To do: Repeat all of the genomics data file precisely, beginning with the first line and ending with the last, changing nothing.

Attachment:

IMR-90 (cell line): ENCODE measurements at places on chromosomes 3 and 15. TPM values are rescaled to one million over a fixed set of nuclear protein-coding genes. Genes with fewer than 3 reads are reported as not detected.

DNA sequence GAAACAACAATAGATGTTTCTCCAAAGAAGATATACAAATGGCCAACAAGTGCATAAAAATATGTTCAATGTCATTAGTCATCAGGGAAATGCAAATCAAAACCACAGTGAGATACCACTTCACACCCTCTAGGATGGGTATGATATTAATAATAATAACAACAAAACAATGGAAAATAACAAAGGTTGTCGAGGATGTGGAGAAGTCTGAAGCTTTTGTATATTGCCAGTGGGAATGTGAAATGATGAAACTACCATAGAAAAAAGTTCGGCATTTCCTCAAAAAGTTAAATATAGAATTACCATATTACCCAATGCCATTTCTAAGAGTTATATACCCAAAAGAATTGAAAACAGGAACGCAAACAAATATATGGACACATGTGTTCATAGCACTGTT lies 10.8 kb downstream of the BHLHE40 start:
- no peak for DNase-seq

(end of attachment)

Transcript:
IMR-90 (cell line): ENCODE measurements at places on chromosomes 3 and 15. TPM values are rescaled to one million over a fixed set of nuclear protein-coding genes. Genes with fewer than 3 reads are reported as not detected.

DNA sequence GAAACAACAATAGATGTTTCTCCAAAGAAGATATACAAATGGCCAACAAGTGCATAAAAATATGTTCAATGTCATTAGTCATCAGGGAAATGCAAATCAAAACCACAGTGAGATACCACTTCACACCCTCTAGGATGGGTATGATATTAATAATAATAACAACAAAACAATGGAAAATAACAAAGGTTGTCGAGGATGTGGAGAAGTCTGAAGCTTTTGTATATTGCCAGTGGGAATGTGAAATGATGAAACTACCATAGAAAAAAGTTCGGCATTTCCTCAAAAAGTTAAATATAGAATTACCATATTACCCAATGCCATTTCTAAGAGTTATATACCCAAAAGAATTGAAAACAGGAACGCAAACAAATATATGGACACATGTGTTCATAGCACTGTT lies 10.8 kb downstream of the BHLHE40 start:
- no peak for DNase-seq